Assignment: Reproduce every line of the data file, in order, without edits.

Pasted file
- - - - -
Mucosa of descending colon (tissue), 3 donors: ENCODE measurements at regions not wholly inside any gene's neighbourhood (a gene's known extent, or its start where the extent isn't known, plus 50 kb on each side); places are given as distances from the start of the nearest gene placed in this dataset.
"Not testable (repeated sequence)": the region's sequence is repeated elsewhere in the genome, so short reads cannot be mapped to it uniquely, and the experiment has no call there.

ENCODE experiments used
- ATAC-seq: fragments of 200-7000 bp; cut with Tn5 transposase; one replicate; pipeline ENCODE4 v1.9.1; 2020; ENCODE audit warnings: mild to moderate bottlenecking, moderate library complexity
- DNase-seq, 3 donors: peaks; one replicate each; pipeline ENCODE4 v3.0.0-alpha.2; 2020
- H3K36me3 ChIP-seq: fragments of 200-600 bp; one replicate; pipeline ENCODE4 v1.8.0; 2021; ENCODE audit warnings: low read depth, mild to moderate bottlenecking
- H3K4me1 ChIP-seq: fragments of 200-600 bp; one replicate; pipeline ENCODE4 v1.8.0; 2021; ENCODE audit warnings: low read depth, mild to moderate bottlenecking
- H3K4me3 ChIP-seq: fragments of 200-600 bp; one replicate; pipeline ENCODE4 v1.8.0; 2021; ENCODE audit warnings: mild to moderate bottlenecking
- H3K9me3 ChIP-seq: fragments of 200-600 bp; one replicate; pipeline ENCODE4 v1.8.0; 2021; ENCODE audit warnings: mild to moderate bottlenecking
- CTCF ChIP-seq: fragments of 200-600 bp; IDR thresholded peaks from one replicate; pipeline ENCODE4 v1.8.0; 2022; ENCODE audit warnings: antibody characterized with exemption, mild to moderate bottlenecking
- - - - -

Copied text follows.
Mucosa of descending colon (tissue), 3 donors: ENCODE measurements at regions not wholly inside any gene's neighbourhood (a gene's known extent, or its start where the extent isn't known, plus 50 kb on each side); places are given as distances from the start of the nearest gene placed in this dataset.
"Not testable (repeated sequence)": the region's sequence is repeated elsewhere in the genome, so short reads cannot be mapped to it uniquely, and the experiment has no call there.

ENCODE experiments used
- ATAC-seq: fragments of 200-7000 bp; cut with Tn5 transposase; one replicate; pipeline ENCODE4 v1.9.1; 2020; ENCODE audit warnings: mild to moderate bottlenecking, moderate library complexity
- DNase-seq, 3 donors: peaks; one replicate each; pipeline ENCODE4 v3.0.0-alpha.2; 2020
- H3K36me3 ChIP-seq: fragments of 200-600 bp; one replicate; pipeline ENCODE4 v1.8.0; 2021; ENCODE audit warnings: low read depth, mild to moderate bottlenecking
- H3K4me1 ChIP-seq: fragments of 200-600 bp; one replicate; pipeline ENCODE4 v1.8.0; 2021; ENCODE audit warnings: low read depth, mild to moderate bottlenecking
- H3K4me3 ChIP-seq: fragments of 200-600 bp; one replicate; pipeline ENCODE4 v1.8.0; 2021; ENCODE audit warnings: mild to moderate bottlenecking
- H3K9me3 ChIP-seq: fragments of 200-600 bp; one replicate; pipeline ENCODE4 v1.8.0; 2021; ENCODE audit warnings: mild to moderate bottlenecking
- CTCF ChIP-seq: fragments of 200-600 bp; IDR thresholded peaks from one replicate; pipeline ENCODE4 v1.8.0; 2022; ENCODE audit warnings: antibody characterized with exemption, mild to moderate bottlenecking